On Tuesday morning the pastors of Lutheran Saints in Ministry gather in Fairborn Ohio to discuss the texts for Sunday.

These are the contributions that are brought to the table.

Wednesday, March 8, 2017

Will You Worship Him?

[He] came by night, because he feared to do so by day. Yet not for this did the merciful God reject or rebuke him, or deprive him of His instruction, but even with much kindness conversed with him and disclosed to him very exalted doctrines, enigmatically indeed, but nevertheless He disclosed them. — Chrysostom
John 3:2 — He came to Jesus by night and said to him, “Rabbi, we know that you are a teacher who has come from God; for no one can do these signs that you do apart from the presence of God.”
John 9:4 — We must work the works of him who sent me while it is day; night is coming when no one can work.
John 11:10 — But those who walk at night stumble, because the light is not in them.
John 13:30 — So, after receiving the piece of bread, he immediately went out. And it was night.
John 19:39 — Nicodemus, who had at first come to Jesus by night, also came, bringing a mixture of myrrh and aloes, weighing about a hundred pounds.
John 21:3 — Simon Peter said to them, “I am going fishing.” They said to him, “We will go with you.” They went out and got into the boat, but that night they caught nothing.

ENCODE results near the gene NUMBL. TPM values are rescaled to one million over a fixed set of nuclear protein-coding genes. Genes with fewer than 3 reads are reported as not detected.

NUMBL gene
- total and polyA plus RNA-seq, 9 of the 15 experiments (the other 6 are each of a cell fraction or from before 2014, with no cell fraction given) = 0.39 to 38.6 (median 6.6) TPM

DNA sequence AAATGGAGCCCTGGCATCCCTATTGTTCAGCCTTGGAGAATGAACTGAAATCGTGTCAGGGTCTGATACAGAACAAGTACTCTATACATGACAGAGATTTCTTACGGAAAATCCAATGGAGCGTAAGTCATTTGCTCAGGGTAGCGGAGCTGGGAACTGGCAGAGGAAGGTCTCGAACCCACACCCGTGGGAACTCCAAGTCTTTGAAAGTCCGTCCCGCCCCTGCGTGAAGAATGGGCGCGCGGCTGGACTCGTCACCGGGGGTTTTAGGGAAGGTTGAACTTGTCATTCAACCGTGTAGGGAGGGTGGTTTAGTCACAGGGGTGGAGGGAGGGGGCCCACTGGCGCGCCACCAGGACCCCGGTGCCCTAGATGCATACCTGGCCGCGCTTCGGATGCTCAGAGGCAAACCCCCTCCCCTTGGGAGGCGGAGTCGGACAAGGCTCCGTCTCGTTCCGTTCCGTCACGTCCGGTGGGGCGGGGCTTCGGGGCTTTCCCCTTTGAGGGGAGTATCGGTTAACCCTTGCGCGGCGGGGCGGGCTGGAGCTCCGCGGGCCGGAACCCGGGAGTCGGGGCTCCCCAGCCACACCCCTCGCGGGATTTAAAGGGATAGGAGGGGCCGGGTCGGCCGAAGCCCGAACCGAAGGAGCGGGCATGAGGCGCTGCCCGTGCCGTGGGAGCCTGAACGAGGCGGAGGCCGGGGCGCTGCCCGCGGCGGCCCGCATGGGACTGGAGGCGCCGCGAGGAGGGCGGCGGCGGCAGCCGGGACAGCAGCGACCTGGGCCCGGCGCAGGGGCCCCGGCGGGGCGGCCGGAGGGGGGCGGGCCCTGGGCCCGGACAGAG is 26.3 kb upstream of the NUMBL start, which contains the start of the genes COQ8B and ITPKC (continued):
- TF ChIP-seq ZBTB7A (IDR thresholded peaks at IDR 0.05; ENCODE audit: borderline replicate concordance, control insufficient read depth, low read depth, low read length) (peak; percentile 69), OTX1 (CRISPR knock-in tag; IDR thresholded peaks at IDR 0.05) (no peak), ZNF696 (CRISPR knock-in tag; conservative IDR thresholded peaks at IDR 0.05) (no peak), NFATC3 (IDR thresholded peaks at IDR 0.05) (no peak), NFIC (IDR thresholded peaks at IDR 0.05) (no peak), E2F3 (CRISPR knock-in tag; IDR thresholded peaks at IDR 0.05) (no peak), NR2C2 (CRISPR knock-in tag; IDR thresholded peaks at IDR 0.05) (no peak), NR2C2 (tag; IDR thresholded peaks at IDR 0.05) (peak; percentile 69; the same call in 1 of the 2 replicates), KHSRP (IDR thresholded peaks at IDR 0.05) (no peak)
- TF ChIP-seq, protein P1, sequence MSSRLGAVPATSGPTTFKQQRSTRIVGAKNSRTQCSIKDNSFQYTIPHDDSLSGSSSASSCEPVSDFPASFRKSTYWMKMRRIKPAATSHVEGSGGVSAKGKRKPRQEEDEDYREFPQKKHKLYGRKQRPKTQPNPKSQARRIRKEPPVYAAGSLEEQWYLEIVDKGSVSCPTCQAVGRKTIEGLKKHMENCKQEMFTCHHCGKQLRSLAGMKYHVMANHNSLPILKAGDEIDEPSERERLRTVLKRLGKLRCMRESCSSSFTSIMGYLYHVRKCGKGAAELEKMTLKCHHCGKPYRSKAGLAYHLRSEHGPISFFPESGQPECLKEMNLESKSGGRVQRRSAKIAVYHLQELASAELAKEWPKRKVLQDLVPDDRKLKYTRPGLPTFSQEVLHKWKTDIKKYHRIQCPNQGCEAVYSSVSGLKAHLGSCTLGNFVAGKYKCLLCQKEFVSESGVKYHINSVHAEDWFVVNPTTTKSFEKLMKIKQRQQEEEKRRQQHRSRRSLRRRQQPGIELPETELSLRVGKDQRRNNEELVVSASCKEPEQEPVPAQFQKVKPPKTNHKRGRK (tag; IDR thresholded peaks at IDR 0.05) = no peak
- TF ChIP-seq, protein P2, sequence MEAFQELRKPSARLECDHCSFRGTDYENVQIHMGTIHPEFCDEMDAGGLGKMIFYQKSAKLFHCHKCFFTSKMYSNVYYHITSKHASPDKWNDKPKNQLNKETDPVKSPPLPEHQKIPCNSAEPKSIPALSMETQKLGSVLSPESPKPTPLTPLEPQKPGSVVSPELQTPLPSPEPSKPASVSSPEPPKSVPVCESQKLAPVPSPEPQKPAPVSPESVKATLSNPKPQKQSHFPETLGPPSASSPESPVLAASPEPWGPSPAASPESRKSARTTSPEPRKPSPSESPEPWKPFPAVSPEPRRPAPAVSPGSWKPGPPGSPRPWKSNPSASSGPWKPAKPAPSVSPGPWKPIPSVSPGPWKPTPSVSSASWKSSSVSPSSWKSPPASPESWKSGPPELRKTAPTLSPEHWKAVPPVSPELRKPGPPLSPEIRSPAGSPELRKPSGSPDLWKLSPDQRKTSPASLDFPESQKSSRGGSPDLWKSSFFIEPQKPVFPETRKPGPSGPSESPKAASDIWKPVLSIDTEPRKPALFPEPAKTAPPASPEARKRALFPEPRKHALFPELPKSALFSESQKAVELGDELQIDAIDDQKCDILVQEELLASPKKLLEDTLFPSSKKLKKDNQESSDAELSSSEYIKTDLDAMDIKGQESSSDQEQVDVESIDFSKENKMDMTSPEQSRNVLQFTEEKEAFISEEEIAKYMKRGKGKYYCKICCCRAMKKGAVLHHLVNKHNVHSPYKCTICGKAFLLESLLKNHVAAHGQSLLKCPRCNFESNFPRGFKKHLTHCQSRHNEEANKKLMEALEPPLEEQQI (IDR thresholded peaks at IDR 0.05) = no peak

John 1:5 — The light shines in the darkness, and the darkness did not overcome it.
John 3:19 — And this is the judgment, that the light has come into the world, and people loved darkness rather than light because their deeds were evil.
John 6:17 —  [They] got into a boat, and started across the sea to Capernaum. It was now dark, and Jesus had not yet come to them.
John 8:12 — Again Jesus spoke to them, saying, “I am the light of the world. Whoever follows me will never walk in darkness but will have the light of life.”
John 12:35 — Jesus said to them, “The light is with you for a little longer. Walk while you have the light, so that the darkness may not overtake you. If you walk in the darkness, you do not know where you are going.
John 12:46 - I have come as light into the world, so that everyone who believes in me should not remain in the darkness.